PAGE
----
Now, before Fox bought it, the land was owned by the family of architect S. Tilden Norton. Initially, newspapers announced that Norton would be the one designing the theater, with Lee and Frederick H. Wallis as consulting architects. Ultimately, though, it was Lee who designed the Los Angeles Theatre while Norton was responsible for the adjoining retail/office buildings including the very nice thirteen-story Fox Building on South Hill. Employing thirty-two draftsmen working in two shifts, Lee had the plans for the height-limit theater wrapped up in a mere ten weeks. With 600 people rushing to complete the theater for its scheduled opening, the Sumner-Sollitt Company, the project’s general contractors, finished the building in five months.
The cutting-edge theater opened with an $80,000 air-conditioning set-up and a $34,000 Westinghouse switchboard allowing ushers to keep track of seat counts.
The Los Angeles Theatre, “the Theatre Unusual” and “the ultra of ultras in its modernistic appointments and its conveniences”, opened on January 30, 1931, with the premiere of Charlie Chaplin’s, City Lights.
Charlie Chaplin was there opening night and was annoyed when Gumbiner stopped the movie midway to rave about the theater.
More than 25,000 people thronged Broadway that night, effectively shutting down center city. The L.A. Times reported “the traffic on the chief downtown thoroughfares for a mile on either side of the theater was at a complete standstill for more than two hours, store windows were broken, clothes were torn, windshields in cars were smashed and many women fainted in the milling multitudes gathered to make a movie holiday.”
Besides the incredible decor, the Los Angeles was also the most technically advanced theatre of its day. The lighting was controlled by a special Westinghouse dimming system as flexible as any available today. The sound system was also the most modern available. Not only was the film sound state-of-the art, the theatre also had an extensive public address system with banks of amplifiers in the projection booth powering speakers and microphones throughout the theatre.
Large speakers were also installed above the proscenium and in the organ chambers for live shows, and the auditorium was one of the first to be ‘tuned’ for amplified sound. In contrast, most movies palaces of the twenties had to undergo architectural and decorative changes when amplified sound came into use. The movie screen measured almost 60 feet wide by 30 feet high, one of the largest in the city. It was built to accommodate the early Magnascope wide-screen process, which unfortunately never really caught on. The projection equipment was ultra-modern and the large booth was able to hold extra projectors in case of a breakdown, as well as two large spotlights and a Brenograph, the machine that projected song slides and announcements on the screen.
Down in the basement was the main lounge with its glass ceiling, reminiscent of something you might find in a luxury ocean liner.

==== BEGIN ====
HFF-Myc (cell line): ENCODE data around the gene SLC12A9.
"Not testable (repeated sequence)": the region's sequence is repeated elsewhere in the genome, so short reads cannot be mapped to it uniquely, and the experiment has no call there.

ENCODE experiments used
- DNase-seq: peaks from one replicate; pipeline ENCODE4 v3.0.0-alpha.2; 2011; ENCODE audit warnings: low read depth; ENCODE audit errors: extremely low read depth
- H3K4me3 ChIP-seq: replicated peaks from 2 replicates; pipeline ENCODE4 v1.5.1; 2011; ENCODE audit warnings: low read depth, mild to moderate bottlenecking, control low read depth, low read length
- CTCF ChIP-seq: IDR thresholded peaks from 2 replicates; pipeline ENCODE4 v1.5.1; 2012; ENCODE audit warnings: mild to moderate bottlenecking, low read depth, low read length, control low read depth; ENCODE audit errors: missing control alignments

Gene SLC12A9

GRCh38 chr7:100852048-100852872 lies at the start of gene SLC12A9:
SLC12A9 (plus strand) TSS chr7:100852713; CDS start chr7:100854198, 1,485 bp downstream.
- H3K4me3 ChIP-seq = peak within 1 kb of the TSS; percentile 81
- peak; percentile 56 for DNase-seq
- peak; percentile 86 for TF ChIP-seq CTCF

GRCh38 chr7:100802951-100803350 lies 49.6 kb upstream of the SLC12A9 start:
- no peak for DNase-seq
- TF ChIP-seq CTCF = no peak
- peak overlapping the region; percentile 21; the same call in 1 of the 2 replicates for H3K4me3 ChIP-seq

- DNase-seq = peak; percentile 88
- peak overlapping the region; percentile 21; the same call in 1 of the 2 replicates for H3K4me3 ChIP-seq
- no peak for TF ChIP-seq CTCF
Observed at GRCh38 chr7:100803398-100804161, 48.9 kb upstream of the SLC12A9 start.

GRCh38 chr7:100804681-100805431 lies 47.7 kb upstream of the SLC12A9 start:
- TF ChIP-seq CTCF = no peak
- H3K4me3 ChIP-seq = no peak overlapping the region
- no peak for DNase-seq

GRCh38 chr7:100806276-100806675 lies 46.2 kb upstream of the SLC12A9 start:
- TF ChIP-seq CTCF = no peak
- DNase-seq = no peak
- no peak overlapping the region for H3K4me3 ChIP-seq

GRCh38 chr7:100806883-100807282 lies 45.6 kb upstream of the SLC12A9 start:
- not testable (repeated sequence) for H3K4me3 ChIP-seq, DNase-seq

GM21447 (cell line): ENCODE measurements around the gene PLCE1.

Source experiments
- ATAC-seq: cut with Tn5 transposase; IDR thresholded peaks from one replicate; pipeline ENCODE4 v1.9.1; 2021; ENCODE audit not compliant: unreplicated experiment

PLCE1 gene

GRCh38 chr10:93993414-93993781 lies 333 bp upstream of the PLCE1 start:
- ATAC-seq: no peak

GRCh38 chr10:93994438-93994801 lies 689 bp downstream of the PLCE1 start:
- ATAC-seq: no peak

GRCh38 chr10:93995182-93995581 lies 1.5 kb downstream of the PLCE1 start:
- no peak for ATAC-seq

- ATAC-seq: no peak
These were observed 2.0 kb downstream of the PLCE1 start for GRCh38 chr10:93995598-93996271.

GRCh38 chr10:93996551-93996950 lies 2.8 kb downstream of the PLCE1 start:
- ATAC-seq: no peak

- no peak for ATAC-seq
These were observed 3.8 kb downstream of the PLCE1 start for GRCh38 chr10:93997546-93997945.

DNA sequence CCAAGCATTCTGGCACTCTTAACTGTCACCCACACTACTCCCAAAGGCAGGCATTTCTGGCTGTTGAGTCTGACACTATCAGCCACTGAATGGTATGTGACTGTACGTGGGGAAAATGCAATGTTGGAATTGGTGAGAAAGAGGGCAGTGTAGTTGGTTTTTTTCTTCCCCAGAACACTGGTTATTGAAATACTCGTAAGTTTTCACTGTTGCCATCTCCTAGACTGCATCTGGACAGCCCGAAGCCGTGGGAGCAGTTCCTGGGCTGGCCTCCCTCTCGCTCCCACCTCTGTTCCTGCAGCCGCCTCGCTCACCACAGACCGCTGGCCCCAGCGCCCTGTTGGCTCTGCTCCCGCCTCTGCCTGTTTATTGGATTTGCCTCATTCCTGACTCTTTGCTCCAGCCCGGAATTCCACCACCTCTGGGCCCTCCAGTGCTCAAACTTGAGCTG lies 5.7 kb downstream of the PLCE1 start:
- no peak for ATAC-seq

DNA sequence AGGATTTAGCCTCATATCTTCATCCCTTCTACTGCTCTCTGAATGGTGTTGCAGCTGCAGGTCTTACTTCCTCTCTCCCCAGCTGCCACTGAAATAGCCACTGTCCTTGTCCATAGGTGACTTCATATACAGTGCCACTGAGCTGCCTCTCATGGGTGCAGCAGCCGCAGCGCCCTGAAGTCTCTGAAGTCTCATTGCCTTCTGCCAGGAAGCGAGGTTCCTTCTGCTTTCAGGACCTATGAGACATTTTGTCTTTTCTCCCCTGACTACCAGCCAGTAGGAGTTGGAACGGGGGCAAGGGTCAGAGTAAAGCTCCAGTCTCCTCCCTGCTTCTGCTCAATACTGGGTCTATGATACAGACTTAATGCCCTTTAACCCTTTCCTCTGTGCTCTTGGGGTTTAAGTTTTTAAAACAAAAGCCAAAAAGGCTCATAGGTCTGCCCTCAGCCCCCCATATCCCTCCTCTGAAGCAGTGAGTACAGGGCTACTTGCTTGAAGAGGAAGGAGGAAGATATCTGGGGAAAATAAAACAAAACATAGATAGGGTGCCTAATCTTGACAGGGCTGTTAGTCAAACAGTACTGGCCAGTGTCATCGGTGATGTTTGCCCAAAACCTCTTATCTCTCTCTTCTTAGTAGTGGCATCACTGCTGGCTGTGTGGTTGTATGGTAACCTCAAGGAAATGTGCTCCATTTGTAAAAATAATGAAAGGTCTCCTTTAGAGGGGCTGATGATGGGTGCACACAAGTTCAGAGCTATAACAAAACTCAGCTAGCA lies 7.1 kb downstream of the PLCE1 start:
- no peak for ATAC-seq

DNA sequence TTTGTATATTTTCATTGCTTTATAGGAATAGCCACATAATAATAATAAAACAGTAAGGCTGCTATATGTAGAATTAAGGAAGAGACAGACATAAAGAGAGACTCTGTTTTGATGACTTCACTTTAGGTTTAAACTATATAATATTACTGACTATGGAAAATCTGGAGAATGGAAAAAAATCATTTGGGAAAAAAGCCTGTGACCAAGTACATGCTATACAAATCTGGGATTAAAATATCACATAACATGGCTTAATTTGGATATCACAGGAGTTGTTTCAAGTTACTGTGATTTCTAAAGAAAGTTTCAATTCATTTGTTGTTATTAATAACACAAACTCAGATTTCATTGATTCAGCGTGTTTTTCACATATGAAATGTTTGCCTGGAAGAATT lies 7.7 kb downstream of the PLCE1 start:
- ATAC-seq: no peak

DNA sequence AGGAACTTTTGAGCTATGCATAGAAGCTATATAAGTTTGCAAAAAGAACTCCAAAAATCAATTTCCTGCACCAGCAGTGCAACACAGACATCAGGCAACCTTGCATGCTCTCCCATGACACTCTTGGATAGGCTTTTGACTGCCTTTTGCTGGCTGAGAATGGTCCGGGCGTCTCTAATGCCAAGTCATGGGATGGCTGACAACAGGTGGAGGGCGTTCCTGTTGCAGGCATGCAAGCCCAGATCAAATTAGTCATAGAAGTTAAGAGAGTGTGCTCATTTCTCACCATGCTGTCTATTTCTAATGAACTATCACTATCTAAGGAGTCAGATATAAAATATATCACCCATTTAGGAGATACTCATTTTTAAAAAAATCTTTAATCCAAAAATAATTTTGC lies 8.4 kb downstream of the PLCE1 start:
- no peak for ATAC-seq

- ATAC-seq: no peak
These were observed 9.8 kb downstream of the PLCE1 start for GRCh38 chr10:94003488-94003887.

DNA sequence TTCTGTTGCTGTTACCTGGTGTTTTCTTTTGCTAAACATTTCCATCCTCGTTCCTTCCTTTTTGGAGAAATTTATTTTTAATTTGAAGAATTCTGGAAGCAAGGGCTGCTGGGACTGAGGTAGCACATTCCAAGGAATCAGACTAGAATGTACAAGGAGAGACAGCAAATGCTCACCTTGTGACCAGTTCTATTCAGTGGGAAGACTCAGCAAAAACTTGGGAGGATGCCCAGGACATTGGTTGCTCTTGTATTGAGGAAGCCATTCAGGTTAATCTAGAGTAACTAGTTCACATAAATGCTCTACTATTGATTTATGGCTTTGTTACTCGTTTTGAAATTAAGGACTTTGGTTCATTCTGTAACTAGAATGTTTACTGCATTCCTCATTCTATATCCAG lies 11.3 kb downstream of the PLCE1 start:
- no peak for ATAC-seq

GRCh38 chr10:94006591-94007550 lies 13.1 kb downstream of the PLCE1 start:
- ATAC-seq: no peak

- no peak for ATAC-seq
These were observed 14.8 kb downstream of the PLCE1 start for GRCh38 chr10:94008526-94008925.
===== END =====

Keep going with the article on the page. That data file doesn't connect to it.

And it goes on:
Back in the day, after the night’s films had ended, the theater would move its orchestra to the lounge, roll up the carpets, and hold dances on the parquet floor.
Off the main lounge was the ladies’ restroom…
…which featured different colored marble in each stall.
There was also a children’s play room/nursery area, with murals by Anthony Heinsbergen and a circus-themed plaster ceiling topped off with decorative severed animal heads.
Maybe it was less creepy back then.
The Depression wasn’t kind to Gumbiner, his company went bankrupt just three months after the theater opened.
By the end of the year, the Los Angeles Theatre had shut its doors. William Fox soon re-opened it as a second-run house, running it until 1939 when Metropolitan Theatres took over the lease. Metropolitan continued the theater as a second-run house until 1944 when they switched it back to first-run pictures.
Fox West Coast operated the theater beginning in 1949 as the major studios were forced to divest their theater holdings. They ran the Los Angeles until 1962. It was then the theater’s future looked sketchiest, but Metropolitan Theatres came back into the picture, again running first-run films, including features from Mexico and English-dubbed Spanish films. The Los Angeles Theatre closed in 1994.
Today it is one of four movie palaces in downtown owned by the Delijani family and Delson Investment Co.
Events are still held, and it’s used frequently for film shoots.
In fact you can see it in Batman Forever, Alien Nation, Man on the Moon, Houdini, Escape from LA, Chaplin, Charlie’s Angels II, and The Prestige. It also makes appearances in New York, New York and 1941.
Now that “Bringing Back Broadway” is on a roll, there’s hope that the Los Angeles, along with all the other amazing theaters within the historic corridor, will be restored and appreciated once again. Break a leg, LAT!